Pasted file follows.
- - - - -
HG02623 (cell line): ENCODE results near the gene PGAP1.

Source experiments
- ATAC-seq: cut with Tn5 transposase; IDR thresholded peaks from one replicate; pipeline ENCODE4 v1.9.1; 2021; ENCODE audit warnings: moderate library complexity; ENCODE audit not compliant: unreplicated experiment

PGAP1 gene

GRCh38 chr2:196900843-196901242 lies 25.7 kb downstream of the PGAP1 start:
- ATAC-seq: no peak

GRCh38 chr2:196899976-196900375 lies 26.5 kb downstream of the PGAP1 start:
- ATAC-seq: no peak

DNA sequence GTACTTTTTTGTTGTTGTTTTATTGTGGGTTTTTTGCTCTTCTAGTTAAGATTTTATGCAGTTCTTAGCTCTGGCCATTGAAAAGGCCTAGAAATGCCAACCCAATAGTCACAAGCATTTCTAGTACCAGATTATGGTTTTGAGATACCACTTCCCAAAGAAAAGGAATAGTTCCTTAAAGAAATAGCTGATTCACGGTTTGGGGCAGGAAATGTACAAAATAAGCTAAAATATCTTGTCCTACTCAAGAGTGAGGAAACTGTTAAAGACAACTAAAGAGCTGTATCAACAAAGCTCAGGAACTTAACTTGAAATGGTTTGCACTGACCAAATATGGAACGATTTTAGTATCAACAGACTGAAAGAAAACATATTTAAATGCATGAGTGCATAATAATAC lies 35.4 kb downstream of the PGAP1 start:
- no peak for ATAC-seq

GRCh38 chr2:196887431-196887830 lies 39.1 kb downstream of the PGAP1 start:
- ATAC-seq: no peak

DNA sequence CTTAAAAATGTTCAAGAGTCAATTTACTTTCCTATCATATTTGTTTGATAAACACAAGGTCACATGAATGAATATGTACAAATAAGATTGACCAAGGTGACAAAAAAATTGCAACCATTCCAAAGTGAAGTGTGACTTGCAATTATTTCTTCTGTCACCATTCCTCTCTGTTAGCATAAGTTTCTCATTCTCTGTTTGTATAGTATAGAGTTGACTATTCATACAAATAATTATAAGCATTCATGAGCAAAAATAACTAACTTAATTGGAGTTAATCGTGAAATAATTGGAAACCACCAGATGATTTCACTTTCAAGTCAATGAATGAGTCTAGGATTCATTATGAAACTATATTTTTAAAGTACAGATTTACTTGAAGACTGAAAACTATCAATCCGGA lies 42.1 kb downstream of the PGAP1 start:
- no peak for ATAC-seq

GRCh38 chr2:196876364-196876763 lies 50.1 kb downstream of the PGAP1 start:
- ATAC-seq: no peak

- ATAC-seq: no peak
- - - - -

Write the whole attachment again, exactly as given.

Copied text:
HG02623 (cell line): ENCODE results near the gene PGAP1.

Source experiments
- ATAC-seq: cut with Tn5 transposase; IDR thresholded peaks from one replicate; pipeline ENCODE4 v1.9.1; 2021; ENCODE audit warnings: moderate library complexity; ENCODE audit not compliant: unreplicated experiment

PGAP1 gene

GRCh38 chr2:196900843-196901242 lies 25.7 kb downstream of the PGAP1 start:
- ATAC-seq: no peak

GRCh38 chr2:196899976-196900375 lies 26.5 kb downstream of the PGAP1 start:
- ATAC-seq: no peak

DNA sequence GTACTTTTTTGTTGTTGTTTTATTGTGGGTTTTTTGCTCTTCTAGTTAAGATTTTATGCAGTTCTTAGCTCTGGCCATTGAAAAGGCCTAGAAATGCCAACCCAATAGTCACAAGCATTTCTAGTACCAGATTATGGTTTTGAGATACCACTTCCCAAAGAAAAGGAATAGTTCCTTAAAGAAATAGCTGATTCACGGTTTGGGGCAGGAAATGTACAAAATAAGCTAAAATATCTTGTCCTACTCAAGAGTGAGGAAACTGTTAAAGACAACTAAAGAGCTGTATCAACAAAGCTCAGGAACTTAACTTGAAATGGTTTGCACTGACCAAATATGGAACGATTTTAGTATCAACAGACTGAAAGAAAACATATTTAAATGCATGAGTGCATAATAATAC lies 35.4 kb downstream of the PGAP1 start:
- no peak for ATAC-seq

GRCh38 chr2:196887431-196887830 lies 39.1 kb downstream of the PGAP1 start:
- ATAC-seq: no peak

DNA sequence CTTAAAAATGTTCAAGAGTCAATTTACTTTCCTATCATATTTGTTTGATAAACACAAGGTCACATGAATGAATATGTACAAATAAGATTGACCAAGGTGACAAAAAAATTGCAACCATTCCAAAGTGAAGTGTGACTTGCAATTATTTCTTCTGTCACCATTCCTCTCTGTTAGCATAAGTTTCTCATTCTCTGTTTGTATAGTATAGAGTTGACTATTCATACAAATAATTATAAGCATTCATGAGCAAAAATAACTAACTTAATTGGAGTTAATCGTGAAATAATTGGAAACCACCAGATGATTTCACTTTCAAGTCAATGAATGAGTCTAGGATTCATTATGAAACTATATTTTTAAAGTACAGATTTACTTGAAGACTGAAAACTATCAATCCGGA lies 42.1 kb downstream of the PGAP1 start:
- no peak for ATAC-seq

GRCh38 chr2:196876364-196876763 lies 50.1 kb downstream of the PGAP1 start:
- ATAC-seq: no peak

- ATAC-seq: no peak